| Stories of the Ancient Greeks|
|by Charles D. Shaw|
|Delightful collection of both mythological and historical stories of the ancient Greeks, in language simple enough for younger listeners, yet appealing to all ages. Provides an excellent introduction to ancient Greece, beginning with 32 of the best-known myths, and then continuing with 32 short stories of the historical era, arranged in chronological order. An extensive pronunciation guide is included. Ages 8-11 |
THE FAITHFUL FRIENDS
IONYSIUS the Elder was a young man who enlisted and fought in the army of
Syracuse. He was so brave and faithful that everybody liked and honored him,
and after a while he became general of that very army in which he had been a
That did not satisfy him; he wanted to be greater still, so by the help of
the army he made himself master of the city. For thirty-eight years he was
ruler, and showed himself wise and strong, though very harsh and severe.
He liked poetry and wrote poems, some of which took prizes at Athens. He
invited the wise and great Plato to come and live with him at Syracuse. But
the wise man's talk was too deep and solemn for Dionysius, and it is said
that he sold Plato for a slave. A friend afterwards bought him and set him
Two men were then living in Syracuse who were firm friends. Where one was
found the other could generally be seen, for they were almost always
together. One was named Damon, the other Pythias, or rather Phintias. Damon
had called Dionysius a tyrant, and had tried to kill him, that the land
might be free from his rule. Damon was arrested and orders were given that
he should be put to death. His wife and child were then at a
dis-  tance from Syracuse and he asked that he might be allowed to go and bid them
farewell. His friend Pythias is said, "I will stay in prison while he is
gone and if he is not back at the appointed time I will die in his place."
Dionysius consented, for he thought that Damon would stay away and Pythias
would be put to death, and so both these men would be out of his way.
Pythias went to prison and Damon set out upon his journey.
He saw his wife and child, stayed with them a little while, then kissed them
and said, "Good-by forever!"
He ordered a slave to bring his horse so that he might start on his return.
"Your horse, master?" said the trembling servant. "Did you say your horse?"
"Yes," cried Damon, "my horse, that I may hurry back to Syracuse. Why do you
tremble and look so pale? Has anything happened to the horse?"
"Yes, master," replied the boy. "Something has happened; he is dead."
"Dead?" said the master, turning pale as the boy "Then, traitor, you have
"O master," cried the lad, "I could not let you go to die! Think of my
mistress and the little boy. Stay with us! The tyrant will not follow you
"Murderer!" exclaimed Damon. "It is not my horse you have killed, it is my
friend. O Pythias, Pythias!"
"Stay, master, stay!" pleaded the youth. His master struck him a heavy blow,
crying, "Out of my way, traitor and murderer. I stay too long and Pythias
Then he rushed away on foot toward Syracuse. He
 came to a little river which generally could be easily crossed, but it had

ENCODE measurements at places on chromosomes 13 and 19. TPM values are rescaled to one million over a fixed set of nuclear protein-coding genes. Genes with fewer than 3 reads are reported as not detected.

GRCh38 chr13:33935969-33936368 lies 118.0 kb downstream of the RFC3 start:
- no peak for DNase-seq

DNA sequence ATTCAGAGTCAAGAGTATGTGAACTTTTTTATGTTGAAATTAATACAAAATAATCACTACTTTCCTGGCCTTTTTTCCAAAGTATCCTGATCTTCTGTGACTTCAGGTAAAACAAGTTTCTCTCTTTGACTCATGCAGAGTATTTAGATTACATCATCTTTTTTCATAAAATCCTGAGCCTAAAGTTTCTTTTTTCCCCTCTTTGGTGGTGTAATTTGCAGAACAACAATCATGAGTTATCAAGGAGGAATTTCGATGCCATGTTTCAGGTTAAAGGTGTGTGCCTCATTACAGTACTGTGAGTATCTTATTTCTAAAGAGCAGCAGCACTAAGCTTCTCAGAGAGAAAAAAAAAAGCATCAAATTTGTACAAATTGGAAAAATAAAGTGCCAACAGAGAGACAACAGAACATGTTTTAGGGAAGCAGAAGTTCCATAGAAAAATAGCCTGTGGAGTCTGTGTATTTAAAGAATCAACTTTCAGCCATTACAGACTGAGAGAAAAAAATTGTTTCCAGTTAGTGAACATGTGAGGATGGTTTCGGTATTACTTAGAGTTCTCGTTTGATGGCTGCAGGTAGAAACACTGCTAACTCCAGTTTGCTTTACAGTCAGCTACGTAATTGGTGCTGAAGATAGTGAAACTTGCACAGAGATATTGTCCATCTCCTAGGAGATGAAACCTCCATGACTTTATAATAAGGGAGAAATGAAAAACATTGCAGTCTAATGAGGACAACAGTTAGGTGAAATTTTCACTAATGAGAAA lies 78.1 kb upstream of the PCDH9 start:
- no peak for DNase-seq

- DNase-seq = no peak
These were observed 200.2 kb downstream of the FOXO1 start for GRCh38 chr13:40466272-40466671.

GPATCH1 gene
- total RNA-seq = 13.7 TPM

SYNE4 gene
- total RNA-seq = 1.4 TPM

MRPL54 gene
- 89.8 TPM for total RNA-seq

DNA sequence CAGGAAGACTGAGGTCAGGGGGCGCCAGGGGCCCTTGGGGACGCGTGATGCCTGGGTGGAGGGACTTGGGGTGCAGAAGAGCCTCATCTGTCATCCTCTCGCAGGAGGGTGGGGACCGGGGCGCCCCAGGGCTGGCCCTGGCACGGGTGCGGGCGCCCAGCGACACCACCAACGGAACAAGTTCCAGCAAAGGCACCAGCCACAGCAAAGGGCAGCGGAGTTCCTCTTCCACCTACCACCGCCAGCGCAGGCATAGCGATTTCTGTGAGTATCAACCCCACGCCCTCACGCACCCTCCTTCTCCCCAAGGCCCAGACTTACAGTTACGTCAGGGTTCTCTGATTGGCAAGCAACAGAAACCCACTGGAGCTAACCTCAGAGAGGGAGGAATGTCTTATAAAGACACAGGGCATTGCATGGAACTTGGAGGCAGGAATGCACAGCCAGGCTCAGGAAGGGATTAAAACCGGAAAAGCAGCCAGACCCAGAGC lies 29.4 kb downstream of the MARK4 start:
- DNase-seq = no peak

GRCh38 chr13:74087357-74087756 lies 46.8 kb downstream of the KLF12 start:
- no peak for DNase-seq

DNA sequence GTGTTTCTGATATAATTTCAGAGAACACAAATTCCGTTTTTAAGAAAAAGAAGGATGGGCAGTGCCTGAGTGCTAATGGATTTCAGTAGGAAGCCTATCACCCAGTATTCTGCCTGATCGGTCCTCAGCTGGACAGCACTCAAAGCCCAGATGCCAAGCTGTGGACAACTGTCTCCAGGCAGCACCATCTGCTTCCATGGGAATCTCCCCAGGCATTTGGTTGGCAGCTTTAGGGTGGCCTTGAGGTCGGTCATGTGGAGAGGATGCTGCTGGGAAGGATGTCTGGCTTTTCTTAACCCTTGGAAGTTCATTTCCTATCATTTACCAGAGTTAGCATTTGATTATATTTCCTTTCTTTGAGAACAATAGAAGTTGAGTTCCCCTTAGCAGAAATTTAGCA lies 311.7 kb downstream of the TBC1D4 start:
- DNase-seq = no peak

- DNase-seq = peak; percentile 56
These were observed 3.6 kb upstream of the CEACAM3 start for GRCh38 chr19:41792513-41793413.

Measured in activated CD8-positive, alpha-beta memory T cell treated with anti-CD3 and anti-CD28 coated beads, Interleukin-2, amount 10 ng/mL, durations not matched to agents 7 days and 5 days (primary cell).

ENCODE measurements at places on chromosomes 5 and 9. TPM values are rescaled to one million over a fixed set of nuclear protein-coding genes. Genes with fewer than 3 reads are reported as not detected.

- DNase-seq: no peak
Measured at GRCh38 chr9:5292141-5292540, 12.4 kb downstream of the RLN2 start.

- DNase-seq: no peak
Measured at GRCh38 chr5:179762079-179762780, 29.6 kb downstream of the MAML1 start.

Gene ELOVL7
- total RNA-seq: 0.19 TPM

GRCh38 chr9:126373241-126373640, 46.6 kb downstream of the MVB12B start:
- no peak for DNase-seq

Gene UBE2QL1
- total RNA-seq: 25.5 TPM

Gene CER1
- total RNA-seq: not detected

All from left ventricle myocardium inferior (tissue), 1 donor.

risen into a raging torrent. He flung himself into the roaring water and
struggled through to the opposite bank. Then he ran again until his strength
was nearly gone. A merchant was riding easily along on a good horse.
"Friend," said Damon, "sell me your horse. I must reach Syracuse by sunset
and I cannot run any farther. Sell me your horse. I will give you any
"No," answered the merchant. "I need my horse. It is too far for me to walk
and if I go on foot robbers can easily overtake me."
"I cannot parley," cried Damon. "It is life or death for another as well as
for myself. Will you sell?" "No," replied the merchant.
Damon pulled the man from his horse, threw him a purse of money, mounted and
rode at full speed toward the distant city.
Sunset of the third day had nearly come. The block for execution was ready
outside one of the gates of Syracuse. Great crowds gathered, for it was
known that Damon had not returned and that Pythias must die for his friend.
He was led out of the prison and Dionysius said, "Your friend has not come
back to die. You foolishly thought he would keep his promise. I knew better.
Do not ask for mercy; none will be granted."
Pythias said, "I ask no mercy. Damon is either sick or dead, for he would
never break his word. He would be faithful to me as I am faithful to him."
 The sun sank down in the western sky. Pythias was led up the steps of the
platform, where the block stood on which he was to be beheaded. The people
were sorry, for he was brave and noble, but Dionysius was glad.
Suddenly there was a stir at the edge of the crowd. A shout arose from the
same direction. Everybody turned to look. A horse, gray with foam and dust,
burst through the ranks of people and Damon leaped from his back.
"Forgive me, Pythias," he cried. "I could not come sooner, but I am yet in
One long, loud cry went up from the crowded square.
Pardon, pardon for Damon," was the shout.
Dionysius bowed his proud head. "Release the prisoner," he ordered. "Let
there be three true friends," he said, "Damon and Pythias and myself."
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